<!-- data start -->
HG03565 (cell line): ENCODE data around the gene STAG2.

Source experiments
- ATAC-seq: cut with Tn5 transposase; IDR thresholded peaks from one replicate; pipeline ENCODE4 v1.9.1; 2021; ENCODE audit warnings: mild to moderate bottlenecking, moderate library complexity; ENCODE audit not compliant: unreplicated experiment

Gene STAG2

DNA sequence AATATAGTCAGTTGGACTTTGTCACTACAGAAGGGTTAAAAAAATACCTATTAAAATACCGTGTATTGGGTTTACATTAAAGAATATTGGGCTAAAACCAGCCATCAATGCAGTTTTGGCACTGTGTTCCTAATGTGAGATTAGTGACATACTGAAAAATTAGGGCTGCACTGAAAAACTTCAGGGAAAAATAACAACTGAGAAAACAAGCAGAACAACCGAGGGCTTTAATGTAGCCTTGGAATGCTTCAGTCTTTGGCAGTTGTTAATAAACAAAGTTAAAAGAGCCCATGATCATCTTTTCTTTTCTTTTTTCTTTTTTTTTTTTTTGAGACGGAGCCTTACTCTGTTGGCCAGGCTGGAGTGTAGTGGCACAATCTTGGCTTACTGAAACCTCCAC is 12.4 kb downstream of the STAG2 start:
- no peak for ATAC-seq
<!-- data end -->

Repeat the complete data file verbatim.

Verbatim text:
HG03565 (cell line): ENCODE data around the gene STAG2.

Source experiments
- ATAC-seq: cut with Tn5 transposase; IDR thresholded peaks from one replicate; pipeline ENCODE4 v1.9.1; 2021; ENCODE audit warnings: mild to moderate bottlenecking, moderate library complexity; ENCODE audit not compliant: unreplicated experiment

Gene STAG2

DNA sequence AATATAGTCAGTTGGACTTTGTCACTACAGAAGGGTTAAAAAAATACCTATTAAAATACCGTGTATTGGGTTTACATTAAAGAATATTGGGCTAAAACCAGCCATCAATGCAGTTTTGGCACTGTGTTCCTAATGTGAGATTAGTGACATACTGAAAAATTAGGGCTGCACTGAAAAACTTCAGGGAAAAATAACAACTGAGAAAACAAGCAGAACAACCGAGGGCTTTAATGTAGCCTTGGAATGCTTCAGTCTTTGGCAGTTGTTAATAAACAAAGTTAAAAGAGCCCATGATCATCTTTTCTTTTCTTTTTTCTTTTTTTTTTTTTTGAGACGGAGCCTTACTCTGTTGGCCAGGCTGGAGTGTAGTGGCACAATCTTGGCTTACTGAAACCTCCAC is 12.4 kb downstream of the STAG2 start:
- no peak for ATAC-seq